That is why you have to see, sooner or later, that it all comes down to you. The whole catastrophe depends on you, however it manifests. Whether it manifests as joy or whether it manifests as pain and suffering, it all comes home to you. What you do and what happens to you are the same thing. Realize that fully and there is no way you can avoid taking responsibility. And when you take responsibility, you empower yourself; you bring freedom home. You can no longer blame. You can no longer say, “He made me angry,” because only you can make you angry. When you realize that completely you empower yourself to do something about anger. You may say that “I am tense, and my life is full of stress because of my lousy job.” But when you realize that the cause of stress and the effect of stress are the same thing, your way of working with it becomes very different. When you realize responsibility, you realize that sickness and medicine heal each other.

What we search for is everywhere—on the tips of a hundred thousand weeds, in the voice of a child, the growl of an adversary, the barriers we encounter in the workplace, the pain and suffering that we heap upon each other, the peace and joy that we try to create. All of it is samsara; all of it is nirvana. Samsara is precisely nirvana, nirvana is precisely samsara; they are not two separate things.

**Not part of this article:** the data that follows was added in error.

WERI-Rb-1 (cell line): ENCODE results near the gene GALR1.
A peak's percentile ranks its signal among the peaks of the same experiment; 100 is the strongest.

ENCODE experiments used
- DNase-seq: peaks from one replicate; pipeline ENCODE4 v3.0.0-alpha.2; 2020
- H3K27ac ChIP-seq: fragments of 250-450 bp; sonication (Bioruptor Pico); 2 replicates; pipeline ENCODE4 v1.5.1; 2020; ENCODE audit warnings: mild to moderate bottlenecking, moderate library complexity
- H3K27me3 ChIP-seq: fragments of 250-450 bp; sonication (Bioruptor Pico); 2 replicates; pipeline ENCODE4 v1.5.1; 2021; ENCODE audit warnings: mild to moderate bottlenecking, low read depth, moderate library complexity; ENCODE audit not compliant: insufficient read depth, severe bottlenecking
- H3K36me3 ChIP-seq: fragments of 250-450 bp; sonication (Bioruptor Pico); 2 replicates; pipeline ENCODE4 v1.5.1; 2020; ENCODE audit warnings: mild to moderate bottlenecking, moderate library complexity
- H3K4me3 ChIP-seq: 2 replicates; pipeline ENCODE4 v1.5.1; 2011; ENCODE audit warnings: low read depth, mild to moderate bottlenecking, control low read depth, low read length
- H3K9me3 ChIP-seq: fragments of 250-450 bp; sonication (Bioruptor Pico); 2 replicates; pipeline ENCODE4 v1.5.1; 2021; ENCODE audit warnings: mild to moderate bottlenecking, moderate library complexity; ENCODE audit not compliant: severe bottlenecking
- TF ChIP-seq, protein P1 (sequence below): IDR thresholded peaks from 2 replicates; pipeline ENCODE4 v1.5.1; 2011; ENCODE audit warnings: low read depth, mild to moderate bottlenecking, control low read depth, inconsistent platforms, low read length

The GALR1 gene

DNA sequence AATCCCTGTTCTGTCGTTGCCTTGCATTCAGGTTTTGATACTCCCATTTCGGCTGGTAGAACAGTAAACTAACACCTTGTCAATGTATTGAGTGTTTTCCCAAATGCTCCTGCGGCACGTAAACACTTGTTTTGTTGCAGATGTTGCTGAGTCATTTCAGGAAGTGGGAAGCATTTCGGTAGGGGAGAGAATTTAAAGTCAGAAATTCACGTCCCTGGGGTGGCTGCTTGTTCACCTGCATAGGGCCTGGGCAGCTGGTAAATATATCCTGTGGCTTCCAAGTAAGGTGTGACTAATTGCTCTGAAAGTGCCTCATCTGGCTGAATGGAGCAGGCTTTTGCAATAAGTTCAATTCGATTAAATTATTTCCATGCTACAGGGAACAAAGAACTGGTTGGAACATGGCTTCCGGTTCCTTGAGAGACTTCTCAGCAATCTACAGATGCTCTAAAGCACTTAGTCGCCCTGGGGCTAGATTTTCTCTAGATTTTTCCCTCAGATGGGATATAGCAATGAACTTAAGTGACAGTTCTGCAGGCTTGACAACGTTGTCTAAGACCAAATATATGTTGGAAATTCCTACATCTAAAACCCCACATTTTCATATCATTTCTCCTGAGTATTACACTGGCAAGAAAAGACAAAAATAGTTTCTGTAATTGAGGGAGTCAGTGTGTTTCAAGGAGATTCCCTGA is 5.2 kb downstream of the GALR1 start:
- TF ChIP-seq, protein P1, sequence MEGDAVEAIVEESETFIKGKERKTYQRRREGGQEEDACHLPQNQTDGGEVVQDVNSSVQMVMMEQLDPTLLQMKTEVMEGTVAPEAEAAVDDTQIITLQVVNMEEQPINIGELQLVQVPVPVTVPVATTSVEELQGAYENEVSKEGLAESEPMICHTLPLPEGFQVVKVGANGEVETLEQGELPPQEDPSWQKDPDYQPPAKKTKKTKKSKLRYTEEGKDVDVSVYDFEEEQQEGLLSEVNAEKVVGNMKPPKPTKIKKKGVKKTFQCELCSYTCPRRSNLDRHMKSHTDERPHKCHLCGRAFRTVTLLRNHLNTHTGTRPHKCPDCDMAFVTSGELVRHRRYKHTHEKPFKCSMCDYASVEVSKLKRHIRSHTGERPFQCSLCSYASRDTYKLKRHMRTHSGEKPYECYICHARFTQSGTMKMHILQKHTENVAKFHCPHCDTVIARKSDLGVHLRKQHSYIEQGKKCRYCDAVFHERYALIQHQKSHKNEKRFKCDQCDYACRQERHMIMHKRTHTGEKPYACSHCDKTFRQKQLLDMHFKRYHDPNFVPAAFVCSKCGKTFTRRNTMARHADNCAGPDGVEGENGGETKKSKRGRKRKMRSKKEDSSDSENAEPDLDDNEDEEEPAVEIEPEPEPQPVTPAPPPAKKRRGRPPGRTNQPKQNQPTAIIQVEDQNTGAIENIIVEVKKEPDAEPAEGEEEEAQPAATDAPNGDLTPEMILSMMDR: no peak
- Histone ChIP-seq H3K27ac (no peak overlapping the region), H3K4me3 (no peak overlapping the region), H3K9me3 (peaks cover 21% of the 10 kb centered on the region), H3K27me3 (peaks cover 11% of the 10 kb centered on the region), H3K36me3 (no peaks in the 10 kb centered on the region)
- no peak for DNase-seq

How can we doubt this incredible teaching of Dogen that takes us into the kitchen, and says, “Look! Chopping these carrots is a manifestation of the Way of the Buddha, cooking this cabbage leaf is a manifestation of the Way of the Buddha.”

There is a man who serves as cook when we do sesshins in New Zealand who embodies this teaching beautifully. He learned his trade from his father, and then became a cook in the New Zealand Air Force, and somehow ended up in Nelson, New Zealand, where we do our retreats. He makes the best vegetarian cooking I have ever had in my life. It is really beautiful and important how he cooks, the way he handles actual cabbage leaves during a caretaking period. He scalds cabbage leaves in boiling water. He puts one in, and takes it out, and feels it, and puts it in, and takes it out. He handles that cabbage leaf as if it were his child; he handles it with loving-kindness, with intimacy, with joy, and with profound respect. It makes all the difference in the world how that food is prepared, how it tastes, and the way it affects all of us. That is why the chief cook is one of the most important officers of a monastery. To nourish people is not just a matter of putting food in their belly; it is the nourishment of the whole body and mind. If there is anger and confusion in the preparation of the food, people eat anger and confusion; if there is wisdom, compassion and love, we eat wisdom, compassion and love. Life nourishes us, we in turn nourish each other, and return our lives to the ten thousand things.

From Bringing The Sacred To Life. Copyright © 2008 by Shambhala Publications. Reprinted by permission of Shambhala Publications.